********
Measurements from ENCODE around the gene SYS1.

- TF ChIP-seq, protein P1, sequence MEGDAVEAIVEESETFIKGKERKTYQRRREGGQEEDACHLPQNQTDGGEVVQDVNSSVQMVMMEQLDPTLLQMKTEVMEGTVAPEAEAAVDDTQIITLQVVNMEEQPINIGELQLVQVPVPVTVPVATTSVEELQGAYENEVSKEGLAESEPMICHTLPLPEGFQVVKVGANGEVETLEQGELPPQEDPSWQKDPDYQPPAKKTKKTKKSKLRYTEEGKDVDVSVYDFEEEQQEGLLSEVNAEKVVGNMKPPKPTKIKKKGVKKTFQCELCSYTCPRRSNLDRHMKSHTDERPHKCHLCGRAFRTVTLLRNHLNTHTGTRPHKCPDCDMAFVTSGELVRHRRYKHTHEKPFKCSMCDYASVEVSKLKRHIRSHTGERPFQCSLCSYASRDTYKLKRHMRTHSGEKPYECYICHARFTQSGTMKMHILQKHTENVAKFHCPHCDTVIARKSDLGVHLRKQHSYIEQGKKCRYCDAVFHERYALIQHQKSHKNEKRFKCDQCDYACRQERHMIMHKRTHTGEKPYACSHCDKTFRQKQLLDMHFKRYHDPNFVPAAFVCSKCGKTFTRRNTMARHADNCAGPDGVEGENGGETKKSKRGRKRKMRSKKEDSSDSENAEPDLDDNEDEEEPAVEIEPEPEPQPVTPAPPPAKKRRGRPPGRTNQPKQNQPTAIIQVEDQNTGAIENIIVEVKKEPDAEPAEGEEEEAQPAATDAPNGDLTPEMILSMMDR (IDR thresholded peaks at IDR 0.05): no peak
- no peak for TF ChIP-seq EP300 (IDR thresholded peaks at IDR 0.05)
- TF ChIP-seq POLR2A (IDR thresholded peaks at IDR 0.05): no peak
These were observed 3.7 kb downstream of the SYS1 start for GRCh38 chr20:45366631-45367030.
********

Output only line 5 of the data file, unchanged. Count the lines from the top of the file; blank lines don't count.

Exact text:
These were observed 3.7 kb downstream of the SYS1 start for GRCh38 chr20:45366631-45367030.